So Catoe is getting an early start in bringing it up with the board, which has final approval. If they approve one, it could go into effect as early as January.

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To "Montgomery Village, Md": Ah yes, the standard line in discussing all Govt. related services. The "they don't need money, they just need to get rid of waste and inefficiency". If somehow we managed to get the entire government. services run by one guy named Fred, people like Montgomery would still insist that no additional money was needed, if only Fred would start using the bathroom before coming into work.

Reality clue train. There isn't enough "waste and inefficiency" to cover the huge costs associated to services need they want. You want 2-3 minute train intervals? First off, pay for the two extra tracks the system should have, which isn't the fault of anyone working there now. Second, it will take a massive investment in new hardware and software to allow a two track system to run trains so close together.

Which amazingly costs money.

I don't work for Metro (private sector tech project manager), and get annoyed with them too, but get sick of the lazy "I want everything for nothing, its all the fault of faceless wasteful bureaucrats" line. If you want services you have to pay for them. That simple.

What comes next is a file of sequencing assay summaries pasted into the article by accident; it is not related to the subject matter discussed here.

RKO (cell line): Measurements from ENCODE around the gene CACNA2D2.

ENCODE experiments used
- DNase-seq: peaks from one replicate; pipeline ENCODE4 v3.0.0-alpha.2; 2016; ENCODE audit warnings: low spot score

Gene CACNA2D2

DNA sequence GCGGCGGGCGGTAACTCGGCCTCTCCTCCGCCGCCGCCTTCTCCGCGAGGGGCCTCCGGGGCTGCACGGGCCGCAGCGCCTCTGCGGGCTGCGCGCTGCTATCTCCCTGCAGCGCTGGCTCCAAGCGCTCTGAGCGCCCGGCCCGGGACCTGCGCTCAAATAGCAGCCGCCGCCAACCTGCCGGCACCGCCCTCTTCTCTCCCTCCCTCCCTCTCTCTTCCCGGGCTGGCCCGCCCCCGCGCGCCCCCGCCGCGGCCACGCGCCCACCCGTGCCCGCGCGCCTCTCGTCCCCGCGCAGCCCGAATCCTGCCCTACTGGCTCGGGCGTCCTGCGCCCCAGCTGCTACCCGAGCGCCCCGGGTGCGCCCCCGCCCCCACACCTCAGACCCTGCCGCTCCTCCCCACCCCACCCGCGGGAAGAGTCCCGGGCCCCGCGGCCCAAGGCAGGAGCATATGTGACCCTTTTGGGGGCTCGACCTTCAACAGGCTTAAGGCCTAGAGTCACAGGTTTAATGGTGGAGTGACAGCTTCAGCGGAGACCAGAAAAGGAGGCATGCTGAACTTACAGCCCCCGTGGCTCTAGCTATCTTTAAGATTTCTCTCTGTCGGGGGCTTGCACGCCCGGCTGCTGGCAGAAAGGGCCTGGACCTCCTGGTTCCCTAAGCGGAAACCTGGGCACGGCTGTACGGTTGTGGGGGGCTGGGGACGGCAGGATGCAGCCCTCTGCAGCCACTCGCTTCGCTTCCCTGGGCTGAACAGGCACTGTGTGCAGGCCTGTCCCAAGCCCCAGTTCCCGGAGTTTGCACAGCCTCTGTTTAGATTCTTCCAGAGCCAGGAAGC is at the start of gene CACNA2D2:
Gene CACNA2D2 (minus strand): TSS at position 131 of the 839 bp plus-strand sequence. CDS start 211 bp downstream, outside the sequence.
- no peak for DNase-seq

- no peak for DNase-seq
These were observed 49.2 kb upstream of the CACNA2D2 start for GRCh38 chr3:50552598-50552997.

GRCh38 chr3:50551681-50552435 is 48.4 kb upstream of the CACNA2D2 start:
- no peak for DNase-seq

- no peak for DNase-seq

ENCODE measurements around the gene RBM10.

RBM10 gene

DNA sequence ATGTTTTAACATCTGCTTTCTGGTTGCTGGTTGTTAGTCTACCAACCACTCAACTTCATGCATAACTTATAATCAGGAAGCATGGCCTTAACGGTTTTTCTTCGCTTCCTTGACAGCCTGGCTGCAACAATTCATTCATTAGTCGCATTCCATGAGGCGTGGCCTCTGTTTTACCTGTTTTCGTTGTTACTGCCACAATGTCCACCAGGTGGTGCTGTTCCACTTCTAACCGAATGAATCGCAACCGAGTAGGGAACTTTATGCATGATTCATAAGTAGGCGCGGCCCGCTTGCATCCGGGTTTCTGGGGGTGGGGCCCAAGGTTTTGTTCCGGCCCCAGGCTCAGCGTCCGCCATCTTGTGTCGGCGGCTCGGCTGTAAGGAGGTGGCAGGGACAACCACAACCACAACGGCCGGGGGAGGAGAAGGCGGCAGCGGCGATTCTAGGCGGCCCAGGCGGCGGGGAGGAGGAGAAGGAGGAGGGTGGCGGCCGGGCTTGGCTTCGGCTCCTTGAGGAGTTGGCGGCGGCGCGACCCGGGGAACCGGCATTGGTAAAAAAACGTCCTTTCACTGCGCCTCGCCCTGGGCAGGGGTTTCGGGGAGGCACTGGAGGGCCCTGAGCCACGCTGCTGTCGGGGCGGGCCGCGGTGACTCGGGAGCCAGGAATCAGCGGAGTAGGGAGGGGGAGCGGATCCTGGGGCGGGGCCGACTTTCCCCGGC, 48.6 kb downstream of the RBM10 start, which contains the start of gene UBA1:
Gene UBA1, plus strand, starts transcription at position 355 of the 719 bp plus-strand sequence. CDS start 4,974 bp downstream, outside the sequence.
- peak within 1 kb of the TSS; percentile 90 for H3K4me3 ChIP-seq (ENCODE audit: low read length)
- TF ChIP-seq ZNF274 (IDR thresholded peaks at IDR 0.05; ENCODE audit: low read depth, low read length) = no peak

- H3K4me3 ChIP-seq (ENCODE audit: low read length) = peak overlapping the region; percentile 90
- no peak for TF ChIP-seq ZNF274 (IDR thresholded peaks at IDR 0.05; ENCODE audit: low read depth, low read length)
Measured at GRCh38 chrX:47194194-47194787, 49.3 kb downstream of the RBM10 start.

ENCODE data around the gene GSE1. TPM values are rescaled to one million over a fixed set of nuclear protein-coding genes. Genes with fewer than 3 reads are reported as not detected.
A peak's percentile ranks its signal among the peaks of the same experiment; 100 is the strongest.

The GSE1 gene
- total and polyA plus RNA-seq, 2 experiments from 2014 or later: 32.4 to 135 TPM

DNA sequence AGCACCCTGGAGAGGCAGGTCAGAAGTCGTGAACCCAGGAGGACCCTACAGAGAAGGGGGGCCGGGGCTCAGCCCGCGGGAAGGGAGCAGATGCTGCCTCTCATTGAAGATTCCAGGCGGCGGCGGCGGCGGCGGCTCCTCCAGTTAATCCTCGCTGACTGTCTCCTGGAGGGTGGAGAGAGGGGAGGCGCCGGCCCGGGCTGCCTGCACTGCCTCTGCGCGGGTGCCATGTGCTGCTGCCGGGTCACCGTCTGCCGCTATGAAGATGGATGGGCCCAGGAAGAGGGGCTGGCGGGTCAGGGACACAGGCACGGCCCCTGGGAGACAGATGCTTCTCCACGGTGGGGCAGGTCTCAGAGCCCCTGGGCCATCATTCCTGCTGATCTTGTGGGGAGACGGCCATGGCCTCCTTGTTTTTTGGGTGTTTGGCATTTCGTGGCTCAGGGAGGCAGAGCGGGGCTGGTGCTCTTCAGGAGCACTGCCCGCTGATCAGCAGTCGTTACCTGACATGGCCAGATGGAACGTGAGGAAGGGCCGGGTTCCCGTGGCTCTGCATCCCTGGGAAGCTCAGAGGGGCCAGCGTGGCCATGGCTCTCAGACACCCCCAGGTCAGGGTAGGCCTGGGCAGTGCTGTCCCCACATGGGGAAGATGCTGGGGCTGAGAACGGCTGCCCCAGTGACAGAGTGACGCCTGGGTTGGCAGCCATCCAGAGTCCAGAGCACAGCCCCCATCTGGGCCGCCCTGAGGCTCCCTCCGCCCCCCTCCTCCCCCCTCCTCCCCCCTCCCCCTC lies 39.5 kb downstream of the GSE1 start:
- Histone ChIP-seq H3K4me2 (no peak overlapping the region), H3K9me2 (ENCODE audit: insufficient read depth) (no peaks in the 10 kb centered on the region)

Lena Sun: Here's another reply to Montgomery Village.

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Washington, DC: Just a comment -- my parents came to visit yesterday from Rockville to downtown. They had to wait 25 minutes to board a train. I understand there needs to be track work, etc., but if metro expects people to ride instead of drive on the weekends, they need to better the service and lessen the wait times!

Lena Sun: To all Metro riders: you should just figure that every single weekend, with the possible exception of Thanksgiving, will have track work going on because of the maintenance that needs to be done. That is going to be given.

Best to check the Web site from your home computer--or if you have some kind of hand-held device--and see when the next three trains are coming. That information is real-time. That way, you can get a sense of when the next train is coming, and plan accordingly.

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Washington, DC: What do you think are the chances that Metro will only charge Green line towards Greenbelt riders regular fare weekdays 9-9:30 a.m.? There is a daily delay because the Yellow line to Fort Totten starts before rush hour ends (and green line trains have to wait for it to turn around). This delay isn't due to a sick passenger, or unexpected power outage, or train problem -- it's planned. I think those of us who travel past Fort Totten and are delayed daily should at least not be charged rush hour fares.

Lena Sun: Posting your feedback for Metro.

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Bus drivers are NOT allowed to remove disorderly passengers.: I was on the bus with a woman who was obviously mentally unbalanced. She was really disturbing the other passengers and the driver said "if she pays the fare, they say I have to let her ride."